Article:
Printed Letters: May 30, 2014
to Collbran slide victims
On Sunday, events were set in motion that set up the small town of Collbran to be international news by Monday. A mudslide of indeterminate expanse (reports have indicated that it ranges from half a mile to two miles wide, to three to four miles in length) resulted in an exhaustive search for three missing community members.
On Wednesday, the headline of the front page Daily Sentinel story — the one everyone walking by a newsstand could see — regarding the Mesa Country Sheriff’s office decision to call off the search due to unstable conditions, essentially relegating any further efforts to recovery rather than rescue, read “Tomb of mud.” As a professional writer myself, I understand the urge to use shock to sell papers, but I don’t think you understand who is reading that headline.
Collbran is a small, remote mountain community much like any other small, remote community in the country. The kids all attend school in the same building, kindergarten through 12th grade. This is the same building, in many cases, in which their parents also attended K-12. The volunteer firefighters and paramedics are mechanics, business owners and teachers in the school. The business owners sit on the school board and bake cookies for bake sales. It is a small community that has been that way for more than a century.
The men involved in the slide that most likely took their lives were more than husbands, sons and fathers within the immediate families they left behind. They were respected men in their community. They were caretakers of their community. And they were friends of their community. So, their loss is not one that is felt exclusively by their families but by hundreds, potentially thousands of people across the country. News of the missing men spread across the social network, being shared with and by former members of the community as far away as Florida and Pennsylvania. The men in your so-called “Tomb of Mud” may have been little more than a headline to the staff of The Daily Sentinel but to a small, remote mountain community, they were much, much more and their losses will be felt for years to come. Your crass, macabre headline was distasteful and dishonorable to three men who deserve a great deal more. I’m not asking for censorship or for mollycoddling. I am simply asking that the media of Grand Junction, also a small, remote community, offer the respect earned by these men and by the community that will mourn them.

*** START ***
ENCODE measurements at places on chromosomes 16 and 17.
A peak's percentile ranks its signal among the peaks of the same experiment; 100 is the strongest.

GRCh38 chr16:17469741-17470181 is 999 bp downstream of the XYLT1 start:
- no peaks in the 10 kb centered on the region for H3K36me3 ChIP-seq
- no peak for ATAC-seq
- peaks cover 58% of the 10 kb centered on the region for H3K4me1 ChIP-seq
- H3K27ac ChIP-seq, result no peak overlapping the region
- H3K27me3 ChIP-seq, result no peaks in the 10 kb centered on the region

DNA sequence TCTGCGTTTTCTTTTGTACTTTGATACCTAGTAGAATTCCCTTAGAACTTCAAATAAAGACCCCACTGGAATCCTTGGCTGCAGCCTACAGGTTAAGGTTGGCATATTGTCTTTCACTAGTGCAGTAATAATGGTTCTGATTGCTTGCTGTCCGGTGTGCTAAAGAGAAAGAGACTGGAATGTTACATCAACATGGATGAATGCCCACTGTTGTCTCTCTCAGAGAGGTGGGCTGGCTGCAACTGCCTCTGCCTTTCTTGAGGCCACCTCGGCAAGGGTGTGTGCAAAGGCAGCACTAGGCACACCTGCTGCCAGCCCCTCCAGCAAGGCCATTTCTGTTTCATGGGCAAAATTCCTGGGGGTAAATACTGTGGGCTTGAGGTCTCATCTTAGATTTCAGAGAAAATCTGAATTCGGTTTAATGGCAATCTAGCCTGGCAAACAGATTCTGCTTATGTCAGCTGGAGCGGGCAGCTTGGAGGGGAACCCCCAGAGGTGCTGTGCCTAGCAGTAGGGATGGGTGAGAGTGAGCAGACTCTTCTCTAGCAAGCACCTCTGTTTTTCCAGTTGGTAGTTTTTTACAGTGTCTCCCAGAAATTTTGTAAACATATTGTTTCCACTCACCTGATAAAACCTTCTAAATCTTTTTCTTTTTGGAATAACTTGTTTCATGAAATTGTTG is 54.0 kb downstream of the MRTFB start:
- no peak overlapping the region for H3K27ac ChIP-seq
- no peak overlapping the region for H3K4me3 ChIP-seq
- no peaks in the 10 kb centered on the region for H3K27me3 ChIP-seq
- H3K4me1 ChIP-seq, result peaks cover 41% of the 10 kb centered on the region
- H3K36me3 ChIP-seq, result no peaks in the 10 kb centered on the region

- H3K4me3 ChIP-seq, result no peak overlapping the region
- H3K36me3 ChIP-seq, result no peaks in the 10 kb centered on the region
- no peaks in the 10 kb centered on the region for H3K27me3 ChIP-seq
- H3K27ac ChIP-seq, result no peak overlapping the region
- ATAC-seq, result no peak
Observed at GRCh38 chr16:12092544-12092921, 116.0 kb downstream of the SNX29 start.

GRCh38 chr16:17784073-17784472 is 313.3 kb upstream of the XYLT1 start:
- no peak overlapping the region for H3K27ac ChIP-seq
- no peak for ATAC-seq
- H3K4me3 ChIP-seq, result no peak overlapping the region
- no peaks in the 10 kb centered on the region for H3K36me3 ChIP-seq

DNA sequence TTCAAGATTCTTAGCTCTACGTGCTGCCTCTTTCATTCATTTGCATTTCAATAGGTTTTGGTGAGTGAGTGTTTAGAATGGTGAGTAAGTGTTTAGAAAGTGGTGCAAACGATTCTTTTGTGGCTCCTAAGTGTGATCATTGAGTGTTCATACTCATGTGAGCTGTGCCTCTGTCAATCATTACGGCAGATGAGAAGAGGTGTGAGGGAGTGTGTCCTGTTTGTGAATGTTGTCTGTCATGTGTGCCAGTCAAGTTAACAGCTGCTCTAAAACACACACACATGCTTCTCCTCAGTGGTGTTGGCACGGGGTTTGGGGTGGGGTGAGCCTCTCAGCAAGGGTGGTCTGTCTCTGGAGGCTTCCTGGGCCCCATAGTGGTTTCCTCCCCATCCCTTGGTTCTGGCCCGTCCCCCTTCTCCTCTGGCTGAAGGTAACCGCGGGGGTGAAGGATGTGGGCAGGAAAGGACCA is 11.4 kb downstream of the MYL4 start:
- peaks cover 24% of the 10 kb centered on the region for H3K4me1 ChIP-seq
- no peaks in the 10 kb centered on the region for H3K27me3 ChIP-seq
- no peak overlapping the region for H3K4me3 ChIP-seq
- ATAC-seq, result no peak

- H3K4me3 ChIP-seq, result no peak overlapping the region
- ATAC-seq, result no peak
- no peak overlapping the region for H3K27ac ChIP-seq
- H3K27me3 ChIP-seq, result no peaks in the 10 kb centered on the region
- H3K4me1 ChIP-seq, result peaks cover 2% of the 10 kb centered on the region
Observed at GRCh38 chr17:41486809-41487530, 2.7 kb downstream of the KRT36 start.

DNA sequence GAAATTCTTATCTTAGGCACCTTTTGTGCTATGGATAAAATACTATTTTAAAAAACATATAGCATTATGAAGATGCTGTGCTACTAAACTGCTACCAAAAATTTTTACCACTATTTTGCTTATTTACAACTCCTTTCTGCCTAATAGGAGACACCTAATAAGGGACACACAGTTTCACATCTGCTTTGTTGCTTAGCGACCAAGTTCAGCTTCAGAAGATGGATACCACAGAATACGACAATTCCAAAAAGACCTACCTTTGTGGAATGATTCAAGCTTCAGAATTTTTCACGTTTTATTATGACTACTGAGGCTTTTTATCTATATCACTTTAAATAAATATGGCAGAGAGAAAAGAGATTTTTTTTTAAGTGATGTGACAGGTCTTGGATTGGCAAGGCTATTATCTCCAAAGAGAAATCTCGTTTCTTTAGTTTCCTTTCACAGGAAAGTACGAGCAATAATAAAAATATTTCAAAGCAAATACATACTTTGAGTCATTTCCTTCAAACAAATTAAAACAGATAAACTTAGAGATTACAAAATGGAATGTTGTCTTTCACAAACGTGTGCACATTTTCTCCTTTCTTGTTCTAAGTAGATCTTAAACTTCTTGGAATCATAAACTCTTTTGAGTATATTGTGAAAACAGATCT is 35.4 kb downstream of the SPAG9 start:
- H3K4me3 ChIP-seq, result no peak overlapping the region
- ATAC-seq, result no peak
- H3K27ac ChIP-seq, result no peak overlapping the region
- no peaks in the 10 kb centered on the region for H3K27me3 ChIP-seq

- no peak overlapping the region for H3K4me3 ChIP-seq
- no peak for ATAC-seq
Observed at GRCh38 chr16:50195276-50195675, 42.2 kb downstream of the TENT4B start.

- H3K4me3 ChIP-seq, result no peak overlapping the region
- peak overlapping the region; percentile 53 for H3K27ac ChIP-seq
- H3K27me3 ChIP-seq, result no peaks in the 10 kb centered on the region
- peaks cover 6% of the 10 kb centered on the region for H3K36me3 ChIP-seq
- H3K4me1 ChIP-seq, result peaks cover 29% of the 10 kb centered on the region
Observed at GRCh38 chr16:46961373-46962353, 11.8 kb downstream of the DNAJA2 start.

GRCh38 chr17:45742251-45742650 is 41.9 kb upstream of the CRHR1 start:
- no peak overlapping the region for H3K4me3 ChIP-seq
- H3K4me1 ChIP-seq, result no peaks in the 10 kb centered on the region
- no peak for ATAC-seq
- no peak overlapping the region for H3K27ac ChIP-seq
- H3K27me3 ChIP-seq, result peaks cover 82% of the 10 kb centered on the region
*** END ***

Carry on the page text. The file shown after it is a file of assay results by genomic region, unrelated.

‘Tomb’ headline heartless and disrespectful to families
First, The Daily Sentinel’s headline, “Tomb of mud,” was disgusting. This must be why newspapers are dying. It was heartless. It’s one thing to get the facts wrong, but to insult the families of the fallen with this unimaginative headline was unacceptable. You should retract the headline and personally apologize to the families.
Wes, Clancy and Danny are their names, not just “the three men.” They gave their lives for their community. You’d probably know nothing about sacrifice, sitting in your nice offices protected from weather and other outside dangers. God bless their families.
Athletics at CMU appear to be a higher priority than books
While in Grand Junction last week, I picked up a copy of the Sentinel and read the article in the sports section about two sixth-year senior baseball players being recognized for their on-the field abilities. Why are we celebrating student athletes who take six years to graduate with a four-year degree? To me, this is an embarrassment rather than cause for celebration. Are athletics at CMU a higher priority than academics?